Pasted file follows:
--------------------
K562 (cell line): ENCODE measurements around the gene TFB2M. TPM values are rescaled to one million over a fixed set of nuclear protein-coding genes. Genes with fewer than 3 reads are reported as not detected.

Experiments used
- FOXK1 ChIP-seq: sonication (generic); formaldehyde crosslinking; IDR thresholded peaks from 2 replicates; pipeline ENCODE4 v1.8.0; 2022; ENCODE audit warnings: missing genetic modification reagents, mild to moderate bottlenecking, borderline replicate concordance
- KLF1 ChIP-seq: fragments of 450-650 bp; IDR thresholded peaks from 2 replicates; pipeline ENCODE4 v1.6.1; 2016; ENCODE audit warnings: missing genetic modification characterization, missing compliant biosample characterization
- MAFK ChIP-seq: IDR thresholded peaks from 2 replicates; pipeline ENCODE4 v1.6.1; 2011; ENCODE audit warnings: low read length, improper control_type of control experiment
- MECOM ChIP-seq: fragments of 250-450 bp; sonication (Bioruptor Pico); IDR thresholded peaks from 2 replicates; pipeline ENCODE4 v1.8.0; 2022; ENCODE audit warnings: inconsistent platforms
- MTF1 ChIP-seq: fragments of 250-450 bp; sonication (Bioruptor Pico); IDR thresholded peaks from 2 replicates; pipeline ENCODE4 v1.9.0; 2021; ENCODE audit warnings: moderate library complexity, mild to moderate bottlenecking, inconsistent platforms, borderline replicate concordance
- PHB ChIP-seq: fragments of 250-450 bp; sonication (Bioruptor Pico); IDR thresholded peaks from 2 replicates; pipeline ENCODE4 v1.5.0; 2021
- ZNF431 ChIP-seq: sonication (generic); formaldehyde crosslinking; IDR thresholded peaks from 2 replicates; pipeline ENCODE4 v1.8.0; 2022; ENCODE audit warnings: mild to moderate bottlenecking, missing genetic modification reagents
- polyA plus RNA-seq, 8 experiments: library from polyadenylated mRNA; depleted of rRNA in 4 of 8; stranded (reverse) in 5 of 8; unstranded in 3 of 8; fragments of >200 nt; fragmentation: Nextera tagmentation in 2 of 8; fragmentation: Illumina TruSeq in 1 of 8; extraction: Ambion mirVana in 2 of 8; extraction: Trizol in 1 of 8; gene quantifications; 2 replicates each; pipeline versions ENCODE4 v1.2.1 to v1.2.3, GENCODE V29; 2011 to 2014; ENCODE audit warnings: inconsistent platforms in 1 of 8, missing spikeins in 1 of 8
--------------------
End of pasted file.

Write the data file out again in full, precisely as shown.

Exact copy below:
K562 (cell line): ENCODE measurements around the gene TFB2M. TPM values are rescaled to one million over a fixed set of nuclear protein-coding genes. Genes with fewer than 3 reads are reported as not detected.

Experiments used
- FOXK1 ChIP-seq: sonication (generic); formaldehyde crosslinking; IDR thresholded peaks from 2 replicates; pipeline ENCODE4 v1.8.0; 2022; ENCODE audit warnings: missing genetic modification reagents, mild to moderate bottlenecking, borderline replicate concordance
- KLF1 ChIP-seq: fragments of 450-650 bp; IDR thresholded peaks from 2 replicates; pipeline ENCODE4 v1.6.1; 2016; ENCODE audit warnings: missing genetic modification characterization, missing compliant biosample characterization
- MAFK ChIP-seq: IDR thresholded peaks from 2 replicates; pipeline ENCODE4 v1.6.1; 2011; ENCODE audit warnings: low read length, improper control_type of control experiment
- MECOM ChIP-seq: fragments of 250-450 bp; sonication (Bioruptor Pico); IDR thresholded peaks from 2 replicates; pipeline ENCODE4 v1.8.0; 2022; ENCODE audit warnings: inconsistent platforms
- MTF1 ChIP-seq: fragments of 250-450 bp; sonication (Bioruptor Pico); IDR thresholded peaks from 2 replicates; pipeline ENCODE4 v1.9.0; 2021; ENCODE audit warnings: moderate library complexity, mild to moderate bottlenecking, inconsistent platforms, borderline replicate concordance
- PHB ChIP-seq: fragments of 250-450 bp; sonication (Bioruptor Pico); IDR thresholded peaks from 2 replicates; pipeline ENCODE4 v1.5.0; 2021
- ZNF431 ChIP-seq: sonication (generic); formaldehyde crosslinking; IDR thresholded peaks from 2 replicates; pipeline ENCODE4 v1.8.0; 2022; ENCODE audit warnings: mild to moderate bottlenecking, missing genetic modification reagents
- polyA plus RNA-seq, 8 experiments: library from polyadenylated mRNA; depleted of rRNA in 4 of 8; stranded (reverse) in 5 of 8; unstranded in 3 of 8; fragments of >200 nt; fragmentation: Nextera tagmentation in 2 of 8; fragmentation: Illumina TruSeq in 1 of 8; extraction: Ambion mirVana in 2 of 8; extraction: Trizol in 1 of 8; gene quantifications; 2 replicates each; pipeline versions ENCODE4 v1.2.1 to v1.2.3, GENCODE V29; 2011 to 2014; ENCODE audit warnings: inconsistent platforms in 1 of 8, missing spikeins in 1 of 8